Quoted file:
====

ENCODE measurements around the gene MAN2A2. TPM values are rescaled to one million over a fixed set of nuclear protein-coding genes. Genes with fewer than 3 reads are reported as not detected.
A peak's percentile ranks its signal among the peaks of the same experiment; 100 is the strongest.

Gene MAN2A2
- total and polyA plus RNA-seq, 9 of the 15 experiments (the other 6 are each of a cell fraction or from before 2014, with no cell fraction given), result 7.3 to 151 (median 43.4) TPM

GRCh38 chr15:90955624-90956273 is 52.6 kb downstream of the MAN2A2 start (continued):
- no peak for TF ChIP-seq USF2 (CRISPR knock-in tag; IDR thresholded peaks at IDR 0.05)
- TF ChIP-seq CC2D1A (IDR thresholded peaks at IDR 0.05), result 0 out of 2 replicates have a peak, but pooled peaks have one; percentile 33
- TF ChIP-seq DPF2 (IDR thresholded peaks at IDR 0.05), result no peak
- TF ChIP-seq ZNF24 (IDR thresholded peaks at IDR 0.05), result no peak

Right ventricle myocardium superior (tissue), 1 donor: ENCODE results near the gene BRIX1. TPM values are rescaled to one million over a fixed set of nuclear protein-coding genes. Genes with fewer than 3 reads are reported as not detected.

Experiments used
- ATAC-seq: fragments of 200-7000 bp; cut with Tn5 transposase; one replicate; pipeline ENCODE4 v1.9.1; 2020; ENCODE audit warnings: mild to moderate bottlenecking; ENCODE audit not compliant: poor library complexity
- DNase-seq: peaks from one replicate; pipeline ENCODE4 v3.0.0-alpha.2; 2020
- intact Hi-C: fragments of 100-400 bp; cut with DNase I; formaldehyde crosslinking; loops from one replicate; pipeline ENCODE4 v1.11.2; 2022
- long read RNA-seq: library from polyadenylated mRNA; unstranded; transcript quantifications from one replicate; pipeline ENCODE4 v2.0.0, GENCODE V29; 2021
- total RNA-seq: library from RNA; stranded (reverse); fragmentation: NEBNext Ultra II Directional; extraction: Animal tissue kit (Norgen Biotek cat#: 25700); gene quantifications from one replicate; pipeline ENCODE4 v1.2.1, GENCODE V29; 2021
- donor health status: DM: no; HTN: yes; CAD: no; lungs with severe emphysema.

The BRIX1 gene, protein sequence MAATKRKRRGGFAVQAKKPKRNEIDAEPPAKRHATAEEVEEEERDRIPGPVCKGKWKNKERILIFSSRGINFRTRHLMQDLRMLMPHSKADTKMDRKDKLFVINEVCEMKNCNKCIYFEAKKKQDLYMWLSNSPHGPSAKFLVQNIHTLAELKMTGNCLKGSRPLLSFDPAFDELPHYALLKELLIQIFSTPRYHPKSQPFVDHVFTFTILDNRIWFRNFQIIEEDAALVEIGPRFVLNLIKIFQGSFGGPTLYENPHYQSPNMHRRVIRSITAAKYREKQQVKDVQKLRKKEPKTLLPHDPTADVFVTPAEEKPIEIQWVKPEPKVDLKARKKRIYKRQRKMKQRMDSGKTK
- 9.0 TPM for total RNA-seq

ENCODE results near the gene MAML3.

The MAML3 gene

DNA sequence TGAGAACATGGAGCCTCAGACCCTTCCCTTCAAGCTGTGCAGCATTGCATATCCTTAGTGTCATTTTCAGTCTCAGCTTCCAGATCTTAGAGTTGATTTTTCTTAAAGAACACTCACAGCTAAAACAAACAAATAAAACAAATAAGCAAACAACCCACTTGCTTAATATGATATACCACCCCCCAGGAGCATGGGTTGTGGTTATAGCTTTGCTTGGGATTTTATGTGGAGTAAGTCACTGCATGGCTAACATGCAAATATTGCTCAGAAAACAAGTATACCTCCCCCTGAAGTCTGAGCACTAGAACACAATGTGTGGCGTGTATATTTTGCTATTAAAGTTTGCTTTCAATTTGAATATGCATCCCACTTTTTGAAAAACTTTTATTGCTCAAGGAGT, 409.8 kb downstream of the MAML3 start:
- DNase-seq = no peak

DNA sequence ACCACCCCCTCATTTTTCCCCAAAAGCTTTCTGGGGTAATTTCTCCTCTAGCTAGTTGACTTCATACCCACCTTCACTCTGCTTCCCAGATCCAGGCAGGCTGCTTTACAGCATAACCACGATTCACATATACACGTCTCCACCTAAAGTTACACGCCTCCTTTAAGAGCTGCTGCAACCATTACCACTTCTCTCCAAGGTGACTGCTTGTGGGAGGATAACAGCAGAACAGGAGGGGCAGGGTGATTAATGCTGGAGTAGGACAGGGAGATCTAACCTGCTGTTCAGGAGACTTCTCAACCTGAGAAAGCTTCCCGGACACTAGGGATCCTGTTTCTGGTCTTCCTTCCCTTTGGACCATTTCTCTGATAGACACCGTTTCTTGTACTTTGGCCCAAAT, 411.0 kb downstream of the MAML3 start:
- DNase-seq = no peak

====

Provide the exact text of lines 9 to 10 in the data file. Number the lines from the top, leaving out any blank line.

- TF ChIP-seq ZNF24 (IDR thresholded peaks at IDR 0.05), result no peak

Right ventricle myocardium superior (tissue), 1 donor: ENCODE results near the gene BRIX1. TPM values are rescaled to one million over a fixed set of nuclear protein-coding genes. Genes with fewer than 3 reads are reported as not detected.